This new clip is quite straight forward but has been included as a possible teaching point for younger students. The scene starts with several good views of the fence being built followed by a wider vista of the artisans’ finished work. Clearly this fence is a vicious obstacle. It has been designed to severely harm any animal that might try to jump over it (see my last blog, post 1.26). Heard behind these several scenes is a song taken from the original story’s tape village recording as bards sang it to a live audience in 1965 (see log post 1.2). One can “hear” the tone and style of the song in this particular clip because no narration has been laid over it. The bards one can hear are signing about the artisans’ workshop and the fine work being accomplished there. You can almost hear the sound of their hammers in the beat being used!
In the ensuing scene clip the farmer is paying his artisan(s) for their work, in pearls. The group leader has stepped forward to receive that payment on behalf of the whole group of artisan workers. It was the custom in earlier times to pay labourers in ”kind” rather than in cash. Although some coins were in circulation, common peasants had little use for these bits of metal and even less understanding of their value and of how to count them out. In this case pearls have been chosen to pay the artisans, something particularly appropriate since these same artisans may also well have had some among them who were jewelry makers. At least in the Legend of Ponnivala, artisans are artisans. Sub groupings are not clearly distinguished. The “acaris” as group (a generic name the epic uses for this large cluster of trades) appear to have multiple skill sets and they all live in one settlement (Aniyappur). Different skills are called upon on different occasions. I will return to what happens to those poor cows in my next blog (post 1.28).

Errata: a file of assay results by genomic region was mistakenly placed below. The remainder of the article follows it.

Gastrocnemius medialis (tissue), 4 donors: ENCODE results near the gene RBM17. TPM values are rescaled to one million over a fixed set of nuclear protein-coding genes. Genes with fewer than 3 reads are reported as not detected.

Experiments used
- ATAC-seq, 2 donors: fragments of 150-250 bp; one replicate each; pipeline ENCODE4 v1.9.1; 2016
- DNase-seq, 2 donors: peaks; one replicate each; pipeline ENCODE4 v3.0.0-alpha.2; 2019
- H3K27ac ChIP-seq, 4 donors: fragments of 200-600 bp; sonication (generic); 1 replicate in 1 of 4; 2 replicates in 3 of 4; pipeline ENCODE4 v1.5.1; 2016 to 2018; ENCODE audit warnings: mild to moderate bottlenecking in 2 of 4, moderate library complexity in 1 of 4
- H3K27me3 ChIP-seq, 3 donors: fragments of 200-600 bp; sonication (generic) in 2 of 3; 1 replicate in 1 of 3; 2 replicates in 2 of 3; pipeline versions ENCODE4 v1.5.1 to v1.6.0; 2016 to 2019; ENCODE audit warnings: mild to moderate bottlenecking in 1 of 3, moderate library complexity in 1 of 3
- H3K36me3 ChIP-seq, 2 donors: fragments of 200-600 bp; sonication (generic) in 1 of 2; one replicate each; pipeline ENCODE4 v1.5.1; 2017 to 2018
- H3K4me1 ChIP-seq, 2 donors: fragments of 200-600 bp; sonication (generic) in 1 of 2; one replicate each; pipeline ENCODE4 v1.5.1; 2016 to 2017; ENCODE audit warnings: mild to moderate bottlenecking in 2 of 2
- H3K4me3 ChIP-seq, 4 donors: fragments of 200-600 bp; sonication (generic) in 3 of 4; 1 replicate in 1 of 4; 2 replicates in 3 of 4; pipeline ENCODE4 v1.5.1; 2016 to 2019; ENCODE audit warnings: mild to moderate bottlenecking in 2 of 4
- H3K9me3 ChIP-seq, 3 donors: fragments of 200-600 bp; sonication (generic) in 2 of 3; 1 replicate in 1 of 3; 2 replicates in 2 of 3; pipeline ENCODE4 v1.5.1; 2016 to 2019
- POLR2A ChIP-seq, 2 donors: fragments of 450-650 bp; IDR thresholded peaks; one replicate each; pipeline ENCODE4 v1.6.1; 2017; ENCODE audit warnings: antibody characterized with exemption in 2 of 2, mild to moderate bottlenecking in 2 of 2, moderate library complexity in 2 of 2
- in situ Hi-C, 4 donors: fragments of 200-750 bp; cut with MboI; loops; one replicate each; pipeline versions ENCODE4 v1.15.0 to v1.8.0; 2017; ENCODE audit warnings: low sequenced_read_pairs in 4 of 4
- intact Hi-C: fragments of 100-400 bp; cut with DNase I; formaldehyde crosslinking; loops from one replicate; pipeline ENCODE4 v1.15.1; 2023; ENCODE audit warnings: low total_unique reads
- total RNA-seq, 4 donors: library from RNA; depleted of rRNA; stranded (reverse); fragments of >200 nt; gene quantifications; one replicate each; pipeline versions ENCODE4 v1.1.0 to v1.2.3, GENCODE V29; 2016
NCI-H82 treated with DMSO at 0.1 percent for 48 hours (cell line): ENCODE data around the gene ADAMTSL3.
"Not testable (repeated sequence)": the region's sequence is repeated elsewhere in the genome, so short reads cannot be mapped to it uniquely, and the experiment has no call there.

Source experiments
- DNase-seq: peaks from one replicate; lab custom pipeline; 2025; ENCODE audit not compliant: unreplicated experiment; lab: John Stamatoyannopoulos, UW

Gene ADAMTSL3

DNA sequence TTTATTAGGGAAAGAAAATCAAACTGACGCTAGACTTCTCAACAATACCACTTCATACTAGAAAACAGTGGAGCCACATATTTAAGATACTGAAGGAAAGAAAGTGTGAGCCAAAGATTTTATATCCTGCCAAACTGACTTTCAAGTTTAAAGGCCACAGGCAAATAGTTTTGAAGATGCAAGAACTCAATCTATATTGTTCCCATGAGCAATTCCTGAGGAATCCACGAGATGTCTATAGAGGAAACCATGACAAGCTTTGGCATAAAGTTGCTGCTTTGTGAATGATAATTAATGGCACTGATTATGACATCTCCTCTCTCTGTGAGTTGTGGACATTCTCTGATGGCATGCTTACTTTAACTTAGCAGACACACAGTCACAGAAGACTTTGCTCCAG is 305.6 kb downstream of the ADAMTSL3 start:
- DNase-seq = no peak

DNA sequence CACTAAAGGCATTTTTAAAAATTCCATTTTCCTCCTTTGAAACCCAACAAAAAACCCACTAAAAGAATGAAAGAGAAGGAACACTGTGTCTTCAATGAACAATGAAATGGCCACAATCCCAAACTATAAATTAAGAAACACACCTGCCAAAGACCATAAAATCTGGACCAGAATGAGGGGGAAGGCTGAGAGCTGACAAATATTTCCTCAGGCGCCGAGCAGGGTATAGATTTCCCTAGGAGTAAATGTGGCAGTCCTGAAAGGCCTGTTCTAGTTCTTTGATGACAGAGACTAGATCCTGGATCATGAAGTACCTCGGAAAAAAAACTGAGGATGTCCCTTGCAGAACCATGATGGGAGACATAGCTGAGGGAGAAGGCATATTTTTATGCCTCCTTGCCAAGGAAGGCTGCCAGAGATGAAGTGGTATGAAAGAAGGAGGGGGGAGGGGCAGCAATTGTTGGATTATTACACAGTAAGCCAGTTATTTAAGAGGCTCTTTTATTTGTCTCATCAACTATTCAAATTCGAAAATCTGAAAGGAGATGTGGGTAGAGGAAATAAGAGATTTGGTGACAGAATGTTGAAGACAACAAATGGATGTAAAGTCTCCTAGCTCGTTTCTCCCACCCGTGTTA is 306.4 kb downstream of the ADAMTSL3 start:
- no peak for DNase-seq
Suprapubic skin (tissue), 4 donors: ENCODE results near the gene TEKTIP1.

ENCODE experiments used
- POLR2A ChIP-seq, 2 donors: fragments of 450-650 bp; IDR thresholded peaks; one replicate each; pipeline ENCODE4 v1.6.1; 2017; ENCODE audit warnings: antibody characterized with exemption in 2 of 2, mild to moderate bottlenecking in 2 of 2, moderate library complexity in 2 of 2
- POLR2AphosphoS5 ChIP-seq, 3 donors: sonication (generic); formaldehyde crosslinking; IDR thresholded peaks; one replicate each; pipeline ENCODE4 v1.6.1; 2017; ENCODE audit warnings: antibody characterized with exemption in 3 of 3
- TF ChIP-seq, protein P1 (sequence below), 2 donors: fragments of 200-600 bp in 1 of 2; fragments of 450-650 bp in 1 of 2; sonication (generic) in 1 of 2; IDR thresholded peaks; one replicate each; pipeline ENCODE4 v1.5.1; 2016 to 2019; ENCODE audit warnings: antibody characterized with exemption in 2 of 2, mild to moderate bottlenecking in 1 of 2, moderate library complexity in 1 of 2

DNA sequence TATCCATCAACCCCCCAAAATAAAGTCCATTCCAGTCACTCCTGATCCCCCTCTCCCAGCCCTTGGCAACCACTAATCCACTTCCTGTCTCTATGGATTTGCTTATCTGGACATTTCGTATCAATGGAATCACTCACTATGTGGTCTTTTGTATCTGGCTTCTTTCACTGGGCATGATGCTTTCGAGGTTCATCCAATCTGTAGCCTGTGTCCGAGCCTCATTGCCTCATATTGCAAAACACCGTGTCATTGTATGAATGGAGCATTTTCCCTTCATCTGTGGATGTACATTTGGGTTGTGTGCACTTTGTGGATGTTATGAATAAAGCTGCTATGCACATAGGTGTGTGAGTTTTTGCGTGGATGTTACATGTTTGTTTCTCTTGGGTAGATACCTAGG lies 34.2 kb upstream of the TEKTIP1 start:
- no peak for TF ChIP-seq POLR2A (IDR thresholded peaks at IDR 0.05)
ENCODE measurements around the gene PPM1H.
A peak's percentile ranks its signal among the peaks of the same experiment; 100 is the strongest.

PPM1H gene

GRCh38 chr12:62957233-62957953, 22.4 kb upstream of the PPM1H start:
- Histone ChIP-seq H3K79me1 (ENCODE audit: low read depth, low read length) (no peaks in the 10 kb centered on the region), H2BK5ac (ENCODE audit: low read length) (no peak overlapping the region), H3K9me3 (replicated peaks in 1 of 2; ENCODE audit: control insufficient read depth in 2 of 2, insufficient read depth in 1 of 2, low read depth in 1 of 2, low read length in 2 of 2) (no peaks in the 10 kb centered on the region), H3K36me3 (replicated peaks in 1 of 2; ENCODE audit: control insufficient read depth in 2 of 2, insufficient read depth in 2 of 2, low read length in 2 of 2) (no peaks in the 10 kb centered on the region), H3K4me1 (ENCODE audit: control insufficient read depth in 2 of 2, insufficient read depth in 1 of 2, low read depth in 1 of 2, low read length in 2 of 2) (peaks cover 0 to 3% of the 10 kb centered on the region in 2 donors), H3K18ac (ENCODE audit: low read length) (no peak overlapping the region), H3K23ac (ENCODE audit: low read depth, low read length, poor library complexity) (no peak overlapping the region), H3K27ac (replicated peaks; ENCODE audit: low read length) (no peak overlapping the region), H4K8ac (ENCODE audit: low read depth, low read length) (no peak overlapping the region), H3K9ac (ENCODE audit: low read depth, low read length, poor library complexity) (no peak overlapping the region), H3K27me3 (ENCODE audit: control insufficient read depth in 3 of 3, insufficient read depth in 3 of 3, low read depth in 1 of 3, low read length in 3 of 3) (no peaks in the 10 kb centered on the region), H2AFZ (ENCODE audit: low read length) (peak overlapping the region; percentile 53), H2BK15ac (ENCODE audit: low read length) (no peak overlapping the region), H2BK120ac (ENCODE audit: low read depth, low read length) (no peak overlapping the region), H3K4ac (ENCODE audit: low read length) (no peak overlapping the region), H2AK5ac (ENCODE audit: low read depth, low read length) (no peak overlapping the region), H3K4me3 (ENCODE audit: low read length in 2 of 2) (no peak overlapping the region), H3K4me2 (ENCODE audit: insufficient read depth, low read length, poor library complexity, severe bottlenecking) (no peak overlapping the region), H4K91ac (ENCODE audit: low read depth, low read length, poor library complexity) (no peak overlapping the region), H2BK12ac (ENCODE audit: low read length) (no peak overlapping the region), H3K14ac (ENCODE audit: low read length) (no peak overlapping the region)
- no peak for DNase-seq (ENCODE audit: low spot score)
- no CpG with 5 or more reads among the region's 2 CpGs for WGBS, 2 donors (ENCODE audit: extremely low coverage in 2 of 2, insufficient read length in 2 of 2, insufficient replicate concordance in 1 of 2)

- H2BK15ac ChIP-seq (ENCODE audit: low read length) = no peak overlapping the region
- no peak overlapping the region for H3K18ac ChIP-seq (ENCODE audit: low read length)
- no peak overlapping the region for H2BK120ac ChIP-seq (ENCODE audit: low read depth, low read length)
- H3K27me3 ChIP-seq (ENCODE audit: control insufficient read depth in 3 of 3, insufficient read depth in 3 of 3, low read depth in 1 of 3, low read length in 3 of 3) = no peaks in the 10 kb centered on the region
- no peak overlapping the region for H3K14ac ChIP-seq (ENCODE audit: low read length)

Have you experienced The Legend of Ponnivala on TV or in print? Let us know your thoughts in the comments below!
To find out more about The Legend of Ponnivala -- the legend, the series, the books, and the fascinating history behind the project, visit www.ponnivala.com.